Last July, Edmund Aunger’s wife Elizabeth was tragically killed when a vehicle hit her while they were cycling a highway portion of the Prince Edward Island Trans Canada Trail.
Edmund said that had they known the trail went on the highway, they never would have started the journey there.
Elizabeth had always been safety conscious and a big supporter of the Trans Canada Trail being a safe place to ride, so Edmund is taking up Elizabeth’s cause and riding across Canada.
On Friday, he rode through Cranbrook, stopping to talk about his journey and the inspiration for it in Baker Park. He is riding with relatives and a number of locals joined in for the Cranbrook portion.
Edmund said that losing his wife last year was a shock – they were only on the first day of their journey – and that this ride is helping him to heal.
The B.C. portion of the trail, mostly on old rail beds, is an amazing experience, Edmund added.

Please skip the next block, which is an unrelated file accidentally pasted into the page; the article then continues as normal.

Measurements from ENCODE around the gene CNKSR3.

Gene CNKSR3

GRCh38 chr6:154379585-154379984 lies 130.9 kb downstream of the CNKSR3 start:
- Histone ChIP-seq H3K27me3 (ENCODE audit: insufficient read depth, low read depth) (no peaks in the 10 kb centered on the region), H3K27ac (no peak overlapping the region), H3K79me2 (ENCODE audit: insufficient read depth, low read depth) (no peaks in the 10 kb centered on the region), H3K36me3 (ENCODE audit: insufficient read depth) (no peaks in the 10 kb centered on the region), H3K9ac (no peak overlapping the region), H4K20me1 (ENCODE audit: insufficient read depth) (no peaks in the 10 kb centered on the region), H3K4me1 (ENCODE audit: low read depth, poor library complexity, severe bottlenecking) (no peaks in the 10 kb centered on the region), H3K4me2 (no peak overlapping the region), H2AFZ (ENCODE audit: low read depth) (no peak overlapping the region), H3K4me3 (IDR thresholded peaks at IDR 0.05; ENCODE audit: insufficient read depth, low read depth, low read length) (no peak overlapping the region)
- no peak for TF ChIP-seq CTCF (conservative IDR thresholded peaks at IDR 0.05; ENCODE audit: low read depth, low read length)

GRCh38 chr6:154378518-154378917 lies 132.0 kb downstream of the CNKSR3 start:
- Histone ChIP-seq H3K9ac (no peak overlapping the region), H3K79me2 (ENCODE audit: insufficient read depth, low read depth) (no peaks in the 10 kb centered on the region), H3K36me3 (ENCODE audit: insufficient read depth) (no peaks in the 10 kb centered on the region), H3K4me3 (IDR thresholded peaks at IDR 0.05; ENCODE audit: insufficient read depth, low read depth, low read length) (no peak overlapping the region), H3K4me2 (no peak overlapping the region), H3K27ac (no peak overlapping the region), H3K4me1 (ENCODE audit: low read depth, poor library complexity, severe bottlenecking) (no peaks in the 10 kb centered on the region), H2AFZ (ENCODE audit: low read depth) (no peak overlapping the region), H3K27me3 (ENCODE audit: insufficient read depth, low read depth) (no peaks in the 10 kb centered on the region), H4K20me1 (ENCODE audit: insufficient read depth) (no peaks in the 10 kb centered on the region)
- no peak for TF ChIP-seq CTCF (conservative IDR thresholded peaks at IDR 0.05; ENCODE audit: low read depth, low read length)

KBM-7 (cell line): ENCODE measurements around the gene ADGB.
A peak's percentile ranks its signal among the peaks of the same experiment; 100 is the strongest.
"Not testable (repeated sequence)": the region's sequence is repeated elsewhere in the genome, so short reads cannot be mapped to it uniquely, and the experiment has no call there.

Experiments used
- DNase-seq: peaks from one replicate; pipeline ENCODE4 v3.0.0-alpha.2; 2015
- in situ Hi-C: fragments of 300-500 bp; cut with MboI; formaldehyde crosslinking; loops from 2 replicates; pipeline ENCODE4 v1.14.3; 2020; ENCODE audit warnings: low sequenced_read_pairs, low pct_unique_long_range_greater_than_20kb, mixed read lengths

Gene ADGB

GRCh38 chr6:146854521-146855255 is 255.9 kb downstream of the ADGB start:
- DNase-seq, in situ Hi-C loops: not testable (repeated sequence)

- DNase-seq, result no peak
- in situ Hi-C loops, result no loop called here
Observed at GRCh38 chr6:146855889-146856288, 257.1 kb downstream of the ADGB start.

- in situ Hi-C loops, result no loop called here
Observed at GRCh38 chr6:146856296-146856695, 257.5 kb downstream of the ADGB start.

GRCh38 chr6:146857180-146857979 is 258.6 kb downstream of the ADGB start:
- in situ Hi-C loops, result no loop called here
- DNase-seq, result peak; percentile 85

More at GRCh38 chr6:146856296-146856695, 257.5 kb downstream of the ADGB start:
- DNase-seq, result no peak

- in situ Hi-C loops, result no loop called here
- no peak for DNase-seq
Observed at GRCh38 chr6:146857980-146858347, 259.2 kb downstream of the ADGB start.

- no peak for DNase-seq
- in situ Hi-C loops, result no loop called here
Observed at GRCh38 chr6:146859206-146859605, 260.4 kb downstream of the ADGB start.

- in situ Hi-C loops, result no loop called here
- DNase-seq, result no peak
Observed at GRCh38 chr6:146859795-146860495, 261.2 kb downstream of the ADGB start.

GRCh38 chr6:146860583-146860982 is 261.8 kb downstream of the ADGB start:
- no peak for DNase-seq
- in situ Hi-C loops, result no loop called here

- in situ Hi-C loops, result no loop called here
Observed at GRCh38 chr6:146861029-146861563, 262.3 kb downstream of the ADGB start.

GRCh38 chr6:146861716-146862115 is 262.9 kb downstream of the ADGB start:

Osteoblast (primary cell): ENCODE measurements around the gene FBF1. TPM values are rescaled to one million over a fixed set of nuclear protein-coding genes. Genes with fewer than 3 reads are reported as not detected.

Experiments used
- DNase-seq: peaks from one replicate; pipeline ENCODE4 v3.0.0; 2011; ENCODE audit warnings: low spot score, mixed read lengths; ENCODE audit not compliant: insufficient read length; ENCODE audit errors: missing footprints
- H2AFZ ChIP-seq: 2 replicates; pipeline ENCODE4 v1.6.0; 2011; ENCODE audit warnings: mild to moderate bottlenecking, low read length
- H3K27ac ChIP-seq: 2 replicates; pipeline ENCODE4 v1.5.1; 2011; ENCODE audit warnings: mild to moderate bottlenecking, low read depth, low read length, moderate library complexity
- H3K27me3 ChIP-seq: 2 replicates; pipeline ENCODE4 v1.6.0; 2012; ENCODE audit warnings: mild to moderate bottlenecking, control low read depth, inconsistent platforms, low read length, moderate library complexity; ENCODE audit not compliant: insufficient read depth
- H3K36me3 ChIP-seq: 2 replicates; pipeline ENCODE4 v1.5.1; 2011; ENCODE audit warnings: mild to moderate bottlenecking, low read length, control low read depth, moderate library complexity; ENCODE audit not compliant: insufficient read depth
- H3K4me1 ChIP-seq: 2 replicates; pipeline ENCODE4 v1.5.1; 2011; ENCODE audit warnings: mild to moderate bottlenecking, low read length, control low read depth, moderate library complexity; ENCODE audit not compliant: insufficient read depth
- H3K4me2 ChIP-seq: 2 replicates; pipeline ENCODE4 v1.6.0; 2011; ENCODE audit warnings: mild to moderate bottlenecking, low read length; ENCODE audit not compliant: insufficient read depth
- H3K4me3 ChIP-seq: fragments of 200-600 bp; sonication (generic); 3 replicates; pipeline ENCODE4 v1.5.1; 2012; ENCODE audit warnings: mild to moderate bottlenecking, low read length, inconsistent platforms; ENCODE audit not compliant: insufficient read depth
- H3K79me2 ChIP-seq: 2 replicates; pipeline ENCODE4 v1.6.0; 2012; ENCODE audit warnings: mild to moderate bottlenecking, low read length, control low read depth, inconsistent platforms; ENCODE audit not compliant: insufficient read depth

“So much has been invested into this transportation corridor,” he said.
“The B.C. government had the insight to buy the Kettle Valley portion.”
But Edmund said he has some grievances with the provincial government, since they still have over 700 kilometres of the Trans Canada Trail to build in the next four years – when Canada’s 150th anniversary celebration will be happening.
Trans Canada Trail is committed to providing Canadians with a national network of safe, healthful greenway trails by 2017.
He said though that B.C. is still far ahead of Alberta and Saskatchewan in terms of how it looks at the trail.
Edmund plans to ride a portion of the trail each summer and finish the journey in 2017 at the spot where his wife was killed in P.E.I.
“It will be the fifth anniversary of her death,” Edmund said.
After talking about his journey, the group set off for their destination of Kikomun Creek Provincial Park at Koocanusa.
Edmund had previously noted that since much of the Kootenay portion of the trail is relatively undeveloped, this is a dangerous part of his journey.
For more information on Edmund Aunger’s “Ride the Trail for Elizabeth” campaign, go to www.ridethetrail.ca.